1. Don’t Forget the Fundamentals. Many of the same financial planning basics from your 20s still apply:
  • Have an emergency fund with six months of household living expenses set aside
  • Allocate at least 10% of pretax income to retirement through a 401(k) plan or other retirement saving vehicle
  • Build a healthy credit history (pay off your balance every month) and monitor your accounts for credit card fraud
  • Take advantage of any and all benefits available to you through your employer
  1. Protect Your Assets. As your earnings and assets grow, protecting them becomes more important—and that means making sure you have adequate insurance. Disability insurance can help protect your salary if you are unable to work. And life insurance can help provide for your loved ones’ future if you pass away. For further guidance on figuring out how much insurance you should have, please read our article on life insurance and listen to our podcast episode on insurance needs.
  1. Manage Your Debt. Whether you’re hoping to buy a home or simply struggling to pay student loans, getting debt under control is a crucial component of budgeting for most 30-somethings. One rule of thumb we like is the “36-28-20” method. The rule suggests keeping total debt below 36% of your total gross income, housing expenses (mortgage/rent/taxes/insurance) below 28% of your gross income and credit card debt and other loans below 20% of net income. (This can be more difficult if you live in an expensive city.)
  1. Plan for the Worst. If you were in an accident, who would take responsibility for making your health care and financial decisions? How would your car loan and mortgage get paid? If you have children, who would take care of them and would they have sufficient funds to do so? A proper estate plan will provide answers to these questions. Some resources you might want to consider include our Estate Planning Checklist as well as our report and podcast episode on how to find the right estate attorney.
  1. Keep Dreaming Big. Your 30s are a time to work toward your dreams. Whether that means owning your own business, sending your kids to college or ultimately retiring to a beach in Bali, this is the time to call in an experienced financial planner to customize a road map to help you achieve your lifelong goals.

These five tips are applicable to anyone in their 30s. But it’s also important to recognize that everyone’s situation is unique—that’s why we offer detailed financial plans to our clients at no extra cost. If you would like our help to make sure you or a loved one have checked the right boxes for a financial plan, please contact your portfolio team. We’ve got your back.

Strategy Activity Update

Please see below for a summary of the trades we executed over the week through Thursday and our current tactical strategy allocations.

Dividend Income

No trades this week. 

AIQ Tactical Global Growth

Sold Fidelity MSCI Utilities Index (ticker: FUTY); bought Fidelity MSCI Communication Services Index (FCOM).

AIQ Tactical Defensive Growth

No trades this week.

AIQ Tactical High Income

No trades this week.

AIQ Tactical Multi-Asset Income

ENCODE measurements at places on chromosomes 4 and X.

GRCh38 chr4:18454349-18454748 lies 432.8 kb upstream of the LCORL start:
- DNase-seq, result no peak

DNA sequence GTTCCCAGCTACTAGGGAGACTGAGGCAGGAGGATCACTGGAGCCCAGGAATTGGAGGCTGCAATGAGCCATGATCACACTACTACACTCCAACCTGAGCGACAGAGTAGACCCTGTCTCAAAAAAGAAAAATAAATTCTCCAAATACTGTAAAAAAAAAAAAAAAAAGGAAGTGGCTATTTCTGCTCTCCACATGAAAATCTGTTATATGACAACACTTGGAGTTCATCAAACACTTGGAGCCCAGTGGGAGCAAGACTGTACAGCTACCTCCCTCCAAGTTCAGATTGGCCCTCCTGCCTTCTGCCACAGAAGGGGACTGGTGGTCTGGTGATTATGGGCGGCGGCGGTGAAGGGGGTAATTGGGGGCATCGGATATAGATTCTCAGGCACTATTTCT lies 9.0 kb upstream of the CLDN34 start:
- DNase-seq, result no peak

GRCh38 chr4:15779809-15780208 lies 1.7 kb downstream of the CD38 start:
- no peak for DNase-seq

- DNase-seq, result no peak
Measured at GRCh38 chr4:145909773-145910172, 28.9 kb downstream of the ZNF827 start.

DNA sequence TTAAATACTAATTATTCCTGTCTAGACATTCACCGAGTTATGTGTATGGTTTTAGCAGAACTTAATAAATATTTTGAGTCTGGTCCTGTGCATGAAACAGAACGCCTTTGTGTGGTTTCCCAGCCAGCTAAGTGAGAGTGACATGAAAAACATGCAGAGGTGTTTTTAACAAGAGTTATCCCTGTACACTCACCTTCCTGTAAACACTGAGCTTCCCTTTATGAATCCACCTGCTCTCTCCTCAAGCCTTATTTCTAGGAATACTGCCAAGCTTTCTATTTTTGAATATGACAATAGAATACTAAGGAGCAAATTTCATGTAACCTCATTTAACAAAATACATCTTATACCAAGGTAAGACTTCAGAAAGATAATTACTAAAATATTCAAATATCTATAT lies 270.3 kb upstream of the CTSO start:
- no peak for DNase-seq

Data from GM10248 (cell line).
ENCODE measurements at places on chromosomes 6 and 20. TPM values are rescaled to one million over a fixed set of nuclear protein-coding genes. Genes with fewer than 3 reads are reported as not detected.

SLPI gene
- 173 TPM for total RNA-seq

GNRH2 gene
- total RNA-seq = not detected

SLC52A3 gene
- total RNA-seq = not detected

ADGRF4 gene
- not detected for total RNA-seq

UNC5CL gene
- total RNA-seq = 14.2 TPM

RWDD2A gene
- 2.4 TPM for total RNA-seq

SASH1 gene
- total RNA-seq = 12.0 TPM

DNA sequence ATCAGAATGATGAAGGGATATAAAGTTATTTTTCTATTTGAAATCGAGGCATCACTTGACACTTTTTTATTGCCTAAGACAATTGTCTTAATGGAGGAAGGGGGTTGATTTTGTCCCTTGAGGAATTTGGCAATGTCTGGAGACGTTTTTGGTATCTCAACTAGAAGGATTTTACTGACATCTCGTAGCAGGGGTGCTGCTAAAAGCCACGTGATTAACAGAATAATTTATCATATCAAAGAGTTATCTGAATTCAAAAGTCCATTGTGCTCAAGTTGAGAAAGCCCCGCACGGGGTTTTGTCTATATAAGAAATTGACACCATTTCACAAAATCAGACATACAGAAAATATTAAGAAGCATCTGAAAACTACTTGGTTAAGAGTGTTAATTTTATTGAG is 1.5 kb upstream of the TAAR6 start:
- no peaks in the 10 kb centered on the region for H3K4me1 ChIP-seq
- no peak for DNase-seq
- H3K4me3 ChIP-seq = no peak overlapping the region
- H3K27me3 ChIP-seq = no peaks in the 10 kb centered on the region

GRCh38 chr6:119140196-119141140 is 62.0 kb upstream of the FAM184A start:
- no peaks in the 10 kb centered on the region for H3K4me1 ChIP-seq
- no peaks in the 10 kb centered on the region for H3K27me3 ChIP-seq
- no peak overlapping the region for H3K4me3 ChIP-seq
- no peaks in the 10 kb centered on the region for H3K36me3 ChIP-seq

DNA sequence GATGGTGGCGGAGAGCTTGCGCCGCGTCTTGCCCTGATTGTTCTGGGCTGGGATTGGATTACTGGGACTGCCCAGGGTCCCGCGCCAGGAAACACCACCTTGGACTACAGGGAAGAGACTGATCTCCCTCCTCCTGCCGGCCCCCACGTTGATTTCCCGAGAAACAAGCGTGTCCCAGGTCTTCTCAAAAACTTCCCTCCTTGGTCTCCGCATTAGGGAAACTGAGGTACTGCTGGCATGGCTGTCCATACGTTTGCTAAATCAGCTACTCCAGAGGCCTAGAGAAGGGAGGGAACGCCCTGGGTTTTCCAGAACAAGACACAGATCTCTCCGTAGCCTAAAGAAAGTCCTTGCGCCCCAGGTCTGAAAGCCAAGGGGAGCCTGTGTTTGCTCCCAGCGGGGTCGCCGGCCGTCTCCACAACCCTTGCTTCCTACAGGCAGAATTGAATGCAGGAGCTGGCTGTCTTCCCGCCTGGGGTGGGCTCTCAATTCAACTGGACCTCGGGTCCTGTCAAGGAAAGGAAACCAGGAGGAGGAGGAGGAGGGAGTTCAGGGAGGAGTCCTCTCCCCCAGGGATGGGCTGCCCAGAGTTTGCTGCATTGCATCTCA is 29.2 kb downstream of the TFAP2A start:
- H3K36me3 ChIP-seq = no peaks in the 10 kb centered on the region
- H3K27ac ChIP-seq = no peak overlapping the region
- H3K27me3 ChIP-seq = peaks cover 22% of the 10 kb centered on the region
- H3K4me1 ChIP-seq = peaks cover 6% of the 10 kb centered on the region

Sold Vanguard Intermediate-Term Corporate Bond ETF (VCIT); bought Fidelity Corporate Bond ETF (FCOR).

Adviser Investments’ Market Takeaways

You can find two new Market Takeaways videos on our website. Research Analyst Liz Laprade spoke about Tesla’s upcoming inclusion in the S&P 500, and Vice President Steve Johnson discussed what he’s seeing for fixed-income investors as the yield on high-yield bonds hits an all-time low.

Looking Ahead

Next week brings relatively few market-moving reports. Still, we’ll be looking closely at reads on inflation, consumer credit, job openings and consumer sentiment.

As always, you can visit www.adviserinvestments.com for our timely and ongoing investment commentary. In the meantime, all of us at Adviser Investments wish you a safe, sound and prosperous investment future.


Please note: This update was prepared on Friday, December 4, 2020, before the market’s close.

This material is distributed for informational purposes only. The investment ideas and opinions contained herein should not be viewed as recommendations or personal investment advice or considered an offer to buy or sell specific securities. Data and statistics contained in this report are obtained from what we believe to be reliable sources; however, their accuracy, completeness or reliability cannot be guaranteed.

Purchases and sales of securities listed above represent all securities bought and sold in each strategy during the period stated. Each strategy’s portfolio generally includes more holdings in addition to the transactions listed above and in some cases the securities listed above may only represent a small portion of the particular strategy’s complete portfolio. Further, the securities listed above are not selected for listing based on their investment performance; thus it should not be assumed that any of the securities listed above were profitable or will be profitable, nor should it be assumed that future recommendations will be profitable. Clients and prospective clients should only make judgements about a strategy’s performance after reviewing the strategy’s composite performance information. There is no assurance that each security listed above will remain in the strategy’s portfolio by the time you have received or read this email. Securities are listed for informational purposes and are not intended as recommendations. Existing investor accounts may not participate in all transactions listed above due to each account’s particular circumstances.